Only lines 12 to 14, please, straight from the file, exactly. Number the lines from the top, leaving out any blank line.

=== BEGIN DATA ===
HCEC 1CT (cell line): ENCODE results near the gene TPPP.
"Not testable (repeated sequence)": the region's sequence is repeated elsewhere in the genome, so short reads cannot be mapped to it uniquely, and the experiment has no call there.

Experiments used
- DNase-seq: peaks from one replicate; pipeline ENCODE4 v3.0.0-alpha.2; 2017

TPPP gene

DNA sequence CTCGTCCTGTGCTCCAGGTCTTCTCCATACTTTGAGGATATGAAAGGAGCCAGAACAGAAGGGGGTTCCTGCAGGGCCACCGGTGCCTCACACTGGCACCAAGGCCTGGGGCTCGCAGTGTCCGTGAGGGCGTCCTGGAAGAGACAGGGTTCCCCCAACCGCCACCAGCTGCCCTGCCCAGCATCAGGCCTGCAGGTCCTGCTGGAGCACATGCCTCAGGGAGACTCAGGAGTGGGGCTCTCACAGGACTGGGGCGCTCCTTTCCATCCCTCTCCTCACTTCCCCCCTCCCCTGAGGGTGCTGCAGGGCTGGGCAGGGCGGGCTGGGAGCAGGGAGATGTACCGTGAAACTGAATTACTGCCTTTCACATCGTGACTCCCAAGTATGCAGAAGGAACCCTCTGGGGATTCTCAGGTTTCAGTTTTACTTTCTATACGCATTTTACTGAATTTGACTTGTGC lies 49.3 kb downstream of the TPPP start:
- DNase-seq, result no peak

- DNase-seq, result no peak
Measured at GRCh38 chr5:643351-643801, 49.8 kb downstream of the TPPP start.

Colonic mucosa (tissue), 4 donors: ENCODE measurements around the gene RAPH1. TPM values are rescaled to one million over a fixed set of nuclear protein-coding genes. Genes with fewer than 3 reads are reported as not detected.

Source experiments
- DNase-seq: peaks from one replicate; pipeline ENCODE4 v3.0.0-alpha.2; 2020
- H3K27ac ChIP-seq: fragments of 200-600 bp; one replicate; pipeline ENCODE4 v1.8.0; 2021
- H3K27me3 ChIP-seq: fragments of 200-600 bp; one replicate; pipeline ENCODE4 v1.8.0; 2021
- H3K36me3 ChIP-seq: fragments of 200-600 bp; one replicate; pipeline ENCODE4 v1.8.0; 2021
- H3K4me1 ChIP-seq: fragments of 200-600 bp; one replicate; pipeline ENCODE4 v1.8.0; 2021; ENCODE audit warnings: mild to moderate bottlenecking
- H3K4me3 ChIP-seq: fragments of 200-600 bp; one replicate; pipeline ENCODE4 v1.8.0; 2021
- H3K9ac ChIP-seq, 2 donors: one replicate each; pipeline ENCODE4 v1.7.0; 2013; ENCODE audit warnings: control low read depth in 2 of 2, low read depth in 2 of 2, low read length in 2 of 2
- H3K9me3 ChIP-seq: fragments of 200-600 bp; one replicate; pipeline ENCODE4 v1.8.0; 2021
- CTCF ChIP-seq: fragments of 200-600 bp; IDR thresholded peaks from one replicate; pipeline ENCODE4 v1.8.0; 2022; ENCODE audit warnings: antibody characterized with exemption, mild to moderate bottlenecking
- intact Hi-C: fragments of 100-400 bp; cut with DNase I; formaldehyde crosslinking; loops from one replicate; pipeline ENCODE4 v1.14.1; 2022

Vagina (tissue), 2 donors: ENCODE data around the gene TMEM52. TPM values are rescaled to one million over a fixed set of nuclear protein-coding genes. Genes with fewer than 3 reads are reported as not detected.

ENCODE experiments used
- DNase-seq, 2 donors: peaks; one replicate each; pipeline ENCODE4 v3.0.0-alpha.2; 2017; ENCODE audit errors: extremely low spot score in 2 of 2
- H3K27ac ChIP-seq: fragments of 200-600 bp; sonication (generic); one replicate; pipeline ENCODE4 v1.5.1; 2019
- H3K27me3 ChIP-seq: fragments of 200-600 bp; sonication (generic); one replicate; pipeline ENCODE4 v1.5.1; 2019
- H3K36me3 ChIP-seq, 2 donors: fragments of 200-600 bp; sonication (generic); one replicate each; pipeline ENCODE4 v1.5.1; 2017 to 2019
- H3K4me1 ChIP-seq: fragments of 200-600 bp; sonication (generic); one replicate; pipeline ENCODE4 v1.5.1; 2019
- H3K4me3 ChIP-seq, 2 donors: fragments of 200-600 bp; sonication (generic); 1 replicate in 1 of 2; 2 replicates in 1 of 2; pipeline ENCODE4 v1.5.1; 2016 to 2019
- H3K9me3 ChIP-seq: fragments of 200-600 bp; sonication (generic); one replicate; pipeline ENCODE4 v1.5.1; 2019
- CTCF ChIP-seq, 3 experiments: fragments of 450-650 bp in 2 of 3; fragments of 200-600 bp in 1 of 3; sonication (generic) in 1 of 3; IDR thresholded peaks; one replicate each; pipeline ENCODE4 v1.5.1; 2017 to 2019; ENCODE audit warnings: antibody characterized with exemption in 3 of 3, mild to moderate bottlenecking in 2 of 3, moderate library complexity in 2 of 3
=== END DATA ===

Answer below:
- DNase-seq: peaks from one replicate; pipeline ENCODE4 v3.0.0-alpha.2; 2020
- H3K27ac ChIP-seq: fragments of 200-600 bp; one replicate; pipeline ENCODE4 v1.8.0; 2021
- H3K27me3 ChIP-seq: fragments of 200-600 bp; one replicate; pipeline ENCODE4 v1.8.0; 2021